Wednesday, August 21, 2013

Can a therapist with problems still be a good therapist?

I sometimes wonder why, in my personal life, I am not more competent interpersonally than I am.  In fact, for someone who spends a significant amount of time helping people learn to interact with one another I often find my own lack of skill in such matters embarassing.  I wonder if it is possible to be a good psychotherapist when I sometimes struggle with issues similar to those facing my patients.  Can I really help people learn to overcome problems I myself have not successfully mastered?  Can I teach others to do things I myself am not able to do?  And if not, does that mean I am not a good psychotherapist?  Am I doing my patients a disservice?  Do my personal limitations prevent me from providing adequate care?

Then again, I know I am not the only psychotherapist facing this problem.  I thinks about other therapists I know, colleagues both former and current.  Many of them have struggled in their personal lives.  Ironically, one of the best marriage therapists I've ever encountered has been married and divorced at least twice.  And yet, I refer my patients to him again and again, confidently touting his skill and expertise.  When I talk to patients who have seen him with their spouse for ocunseling, they always give positive feedback about the experience.  As good as he is at marriage therapy, however, he is apparently not that good at marriage. 

If a skilled marriage therapist can be terrible at marriage, it stands to reason that a competent psychotherapist can have unresolved personal problems.

Of course I decided to do some research.  In doing so, I stumbled upon an article written by an historic icon in the field of psychotherapy, Carl Rogers.  There was something in particular he said in the article that brought me peace of mind.  In the article, he proposes a theory in which he identifies the conditions necessarry for positive therapeutic change to occur.  One of six identified conditions is that the therapist be "a congruent, genuine, integrated person" within the context of his relationship with the patient.  He goes on to say that it is neither necessarry nor possible for the therapist to be "a paragon who exhibits this degree of integration, of wholeness, in every aspect of his life.  It is sufficient that he is accurately himself in this hour of this relationship..."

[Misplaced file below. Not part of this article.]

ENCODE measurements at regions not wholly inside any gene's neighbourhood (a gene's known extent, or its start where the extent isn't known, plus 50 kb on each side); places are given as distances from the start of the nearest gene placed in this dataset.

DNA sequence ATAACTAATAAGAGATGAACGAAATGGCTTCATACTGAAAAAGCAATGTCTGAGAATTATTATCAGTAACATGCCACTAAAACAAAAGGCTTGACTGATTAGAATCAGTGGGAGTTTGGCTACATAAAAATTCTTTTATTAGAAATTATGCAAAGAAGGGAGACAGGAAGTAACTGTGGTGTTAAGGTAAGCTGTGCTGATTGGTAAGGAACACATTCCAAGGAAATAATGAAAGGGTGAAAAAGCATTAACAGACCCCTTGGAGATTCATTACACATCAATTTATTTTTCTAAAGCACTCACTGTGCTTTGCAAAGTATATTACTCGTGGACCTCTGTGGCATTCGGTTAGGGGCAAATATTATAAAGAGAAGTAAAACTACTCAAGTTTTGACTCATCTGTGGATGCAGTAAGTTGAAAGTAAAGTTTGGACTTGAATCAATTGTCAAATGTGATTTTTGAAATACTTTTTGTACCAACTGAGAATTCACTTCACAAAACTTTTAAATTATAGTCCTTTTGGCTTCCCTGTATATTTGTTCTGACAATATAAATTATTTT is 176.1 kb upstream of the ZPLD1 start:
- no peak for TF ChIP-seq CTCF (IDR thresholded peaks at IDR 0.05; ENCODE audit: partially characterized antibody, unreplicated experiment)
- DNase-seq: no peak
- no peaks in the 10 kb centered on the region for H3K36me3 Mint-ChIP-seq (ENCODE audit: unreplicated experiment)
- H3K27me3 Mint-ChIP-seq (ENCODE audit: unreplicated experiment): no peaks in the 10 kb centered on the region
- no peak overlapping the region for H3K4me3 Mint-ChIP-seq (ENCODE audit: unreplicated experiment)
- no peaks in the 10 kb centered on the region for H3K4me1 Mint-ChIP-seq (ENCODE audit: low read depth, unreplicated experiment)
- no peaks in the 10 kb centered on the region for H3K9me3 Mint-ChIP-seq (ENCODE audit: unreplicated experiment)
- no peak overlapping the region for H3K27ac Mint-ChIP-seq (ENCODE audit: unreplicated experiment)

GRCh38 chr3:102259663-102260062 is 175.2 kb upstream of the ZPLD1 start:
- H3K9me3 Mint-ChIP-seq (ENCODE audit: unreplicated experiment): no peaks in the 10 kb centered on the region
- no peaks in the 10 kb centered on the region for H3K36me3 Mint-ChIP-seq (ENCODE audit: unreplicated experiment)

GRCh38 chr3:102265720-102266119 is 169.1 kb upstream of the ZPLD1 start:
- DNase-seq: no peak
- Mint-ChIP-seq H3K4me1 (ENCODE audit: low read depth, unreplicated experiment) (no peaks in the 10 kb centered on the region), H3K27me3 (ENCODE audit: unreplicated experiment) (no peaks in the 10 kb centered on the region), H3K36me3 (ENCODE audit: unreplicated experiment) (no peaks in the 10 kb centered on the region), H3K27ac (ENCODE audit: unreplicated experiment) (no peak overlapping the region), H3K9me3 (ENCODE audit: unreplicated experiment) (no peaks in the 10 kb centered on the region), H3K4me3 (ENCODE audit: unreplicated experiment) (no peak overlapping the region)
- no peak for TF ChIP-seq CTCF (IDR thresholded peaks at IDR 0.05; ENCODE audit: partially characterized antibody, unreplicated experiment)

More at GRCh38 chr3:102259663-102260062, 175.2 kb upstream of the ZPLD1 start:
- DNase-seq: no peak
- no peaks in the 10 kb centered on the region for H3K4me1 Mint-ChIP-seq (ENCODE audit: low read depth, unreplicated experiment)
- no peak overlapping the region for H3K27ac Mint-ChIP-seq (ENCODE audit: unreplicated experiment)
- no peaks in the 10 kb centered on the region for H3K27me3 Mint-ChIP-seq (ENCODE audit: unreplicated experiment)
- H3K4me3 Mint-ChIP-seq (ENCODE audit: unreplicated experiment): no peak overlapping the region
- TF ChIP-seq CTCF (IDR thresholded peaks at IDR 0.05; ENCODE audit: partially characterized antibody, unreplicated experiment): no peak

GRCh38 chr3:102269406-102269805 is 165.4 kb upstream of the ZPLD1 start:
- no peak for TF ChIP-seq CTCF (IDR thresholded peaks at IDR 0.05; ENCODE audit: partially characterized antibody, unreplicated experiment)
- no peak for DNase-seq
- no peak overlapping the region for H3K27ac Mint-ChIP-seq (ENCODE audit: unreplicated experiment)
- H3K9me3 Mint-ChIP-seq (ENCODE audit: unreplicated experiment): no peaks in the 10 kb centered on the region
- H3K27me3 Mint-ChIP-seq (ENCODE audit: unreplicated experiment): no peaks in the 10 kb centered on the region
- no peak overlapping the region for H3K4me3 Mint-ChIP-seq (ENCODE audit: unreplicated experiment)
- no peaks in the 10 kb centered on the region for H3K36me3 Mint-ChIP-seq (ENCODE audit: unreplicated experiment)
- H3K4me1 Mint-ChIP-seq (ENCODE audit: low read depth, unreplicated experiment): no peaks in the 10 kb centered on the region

What a relief.  I don't have to have it all together all the time to be a good therapist.  I just need to bring my healthiest self each time I interact with a patient.


  1. Having problems in our lives is humanizing and a great tool for increasing empathy with our clients. To separate us from the human experience of struggling with our issues would separate us too much from our clients. To say we should not have problems would imply that we are better than our clients. So it is important in my practice to have the mindset that we are struggling in this world together. I would also like to add we have a responsibility to our clients to attempt to practice what we preach.

    1. I definitely agree about practicing what we preach. I also find that I can "sell" a technique to my patients a lot better if it's something I've used myself.


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